The funnel plot of estimates of −ln HROS vs corresponding s.e.'s provided no strong evidence of publication bias (Figure 1). The estimated intercept on a regression of the inverse s.d. vs the standardized effect size (Egger's test) was 0.17 (P=0.7658); this also suggests no evidence of publication bias.
The weighted Pearson correlation coefficient for the difference in median PFS/TTP and the difference in median OS was 0.54 (P=0.0002). In linear regression analysis, a 1-month difference in median PFS/TTP was associated with a 1.17-month difference in median OS (95% CI: 0.59, 1.76; adjusted R2=0.28) (Figure 2).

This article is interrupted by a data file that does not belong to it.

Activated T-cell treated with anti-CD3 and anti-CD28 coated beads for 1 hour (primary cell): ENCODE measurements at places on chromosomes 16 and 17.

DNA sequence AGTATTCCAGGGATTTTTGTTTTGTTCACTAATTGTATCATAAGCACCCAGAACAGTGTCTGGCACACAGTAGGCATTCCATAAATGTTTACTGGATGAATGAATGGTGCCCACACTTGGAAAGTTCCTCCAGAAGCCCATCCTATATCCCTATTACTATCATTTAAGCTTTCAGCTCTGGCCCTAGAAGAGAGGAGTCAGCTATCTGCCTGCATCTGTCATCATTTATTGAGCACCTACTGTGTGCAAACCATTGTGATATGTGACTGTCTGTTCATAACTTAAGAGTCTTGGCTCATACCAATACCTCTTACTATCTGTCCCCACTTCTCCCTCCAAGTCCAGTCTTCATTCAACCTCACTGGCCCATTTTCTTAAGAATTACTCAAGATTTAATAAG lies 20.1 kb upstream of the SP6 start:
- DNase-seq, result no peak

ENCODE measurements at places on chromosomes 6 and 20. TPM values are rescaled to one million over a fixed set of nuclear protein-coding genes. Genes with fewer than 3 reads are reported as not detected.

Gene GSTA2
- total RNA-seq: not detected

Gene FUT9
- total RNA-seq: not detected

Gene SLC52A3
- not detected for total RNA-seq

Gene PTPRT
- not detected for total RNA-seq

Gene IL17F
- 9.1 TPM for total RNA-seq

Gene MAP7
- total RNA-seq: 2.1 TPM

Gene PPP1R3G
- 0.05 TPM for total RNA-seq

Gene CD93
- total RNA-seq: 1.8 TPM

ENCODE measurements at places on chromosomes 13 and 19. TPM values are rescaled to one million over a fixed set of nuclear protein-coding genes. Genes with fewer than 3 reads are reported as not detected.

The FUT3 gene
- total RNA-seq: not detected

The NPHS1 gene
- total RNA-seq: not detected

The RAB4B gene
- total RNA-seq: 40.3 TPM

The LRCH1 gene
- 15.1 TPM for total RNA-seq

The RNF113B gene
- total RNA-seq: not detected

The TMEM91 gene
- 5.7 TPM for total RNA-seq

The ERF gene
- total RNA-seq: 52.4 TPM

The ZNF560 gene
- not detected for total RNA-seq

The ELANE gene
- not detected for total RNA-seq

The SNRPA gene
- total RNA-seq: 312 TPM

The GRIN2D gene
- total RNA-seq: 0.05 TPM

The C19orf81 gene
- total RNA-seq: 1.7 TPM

The weighted Pearson correlation coefficient for −ln HRPFS/TTP and −ln HROS was 0.80 (P<0.0001). The coefficient on −ln HRPFS/TTP vs −ln HROS was 0.64 (95% CI: 0.47, 0.81; adjusted R2=0.63) (Figure 3), suggesting that a 10% increase in the RRR for PFS/TTP is associated with an ~6% increase in the RRR for OS.